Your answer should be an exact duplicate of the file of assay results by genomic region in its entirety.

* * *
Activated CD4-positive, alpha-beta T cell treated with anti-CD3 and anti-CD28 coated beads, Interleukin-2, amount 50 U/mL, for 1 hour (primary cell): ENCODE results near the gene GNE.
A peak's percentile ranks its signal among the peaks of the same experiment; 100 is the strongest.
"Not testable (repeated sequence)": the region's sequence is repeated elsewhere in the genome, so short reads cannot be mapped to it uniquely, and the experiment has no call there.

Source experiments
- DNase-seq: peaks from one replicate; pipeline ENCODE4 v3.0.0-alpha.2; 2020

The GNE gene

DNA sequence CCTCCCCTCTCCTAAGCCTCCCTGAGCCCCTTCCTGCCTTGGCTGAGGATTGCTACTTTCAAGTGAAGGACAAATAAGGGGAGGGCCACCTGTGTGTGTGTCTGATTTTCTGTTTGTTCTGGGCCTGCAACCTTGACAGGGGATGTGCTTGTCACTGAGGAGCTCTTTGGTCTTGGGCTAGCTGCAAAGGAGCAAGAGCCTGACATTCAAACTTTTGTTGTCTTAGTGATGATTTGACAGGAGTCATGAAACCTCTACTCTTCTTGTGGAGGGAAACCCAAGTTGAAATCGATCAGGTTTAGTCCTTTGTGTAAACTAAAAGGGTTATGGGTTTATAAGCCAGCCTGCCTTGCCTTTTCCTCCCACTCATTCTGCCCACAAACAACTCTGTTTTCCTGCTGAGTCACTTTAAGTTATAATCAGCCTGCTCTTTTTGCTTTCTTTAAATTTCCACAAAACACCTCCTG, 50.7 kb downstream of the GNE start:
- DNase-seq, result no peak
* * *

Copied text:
Activated CD4-positive, alpha-beta T cell treated with anti-CD3 and anti-CD28 coated beads, Interleukin-2, amount 50 U/mL, for 1 hour (primary cell): ENCODE results near the gene GNE.
A peak's percentile ranks its signal among the peaks of the same experiment; 100 is the strongest.
"Not testable (repeated sequence)": the region's sequence is repeated elsewhere in the genome, so short reads cannot be mapped to it uniquely, and the experiment has no call there.

Source experiments
- DNase-seq: peaks from one replicate; pipeline ENCODE4 v3.0.0-alpha.2; 2020

The GNE gene

DNA sequence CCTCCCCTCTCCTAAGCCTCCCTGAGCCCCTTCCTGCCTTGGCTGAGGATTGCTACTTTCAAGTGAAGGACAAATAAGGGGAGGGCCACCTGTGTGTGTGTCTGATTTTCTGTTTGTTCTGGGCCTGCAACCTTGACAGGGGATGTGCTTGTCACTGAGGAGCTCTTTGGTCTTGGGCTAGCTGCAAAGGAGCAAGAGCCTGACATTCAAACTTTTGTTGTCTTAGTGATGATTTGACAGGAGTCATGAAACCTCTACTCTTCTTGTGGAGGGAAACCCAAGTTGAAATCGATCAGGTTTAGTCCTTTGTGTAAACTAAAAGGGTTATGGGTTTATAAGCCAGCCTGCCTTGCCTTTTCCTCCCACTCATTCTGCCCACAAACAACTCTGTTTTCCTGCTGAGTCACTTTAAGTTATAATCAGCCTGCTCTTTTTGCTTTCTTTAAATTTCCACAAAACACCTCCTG, 50.7 kb downstream of the GNE start:
- DNase-seq, result no peak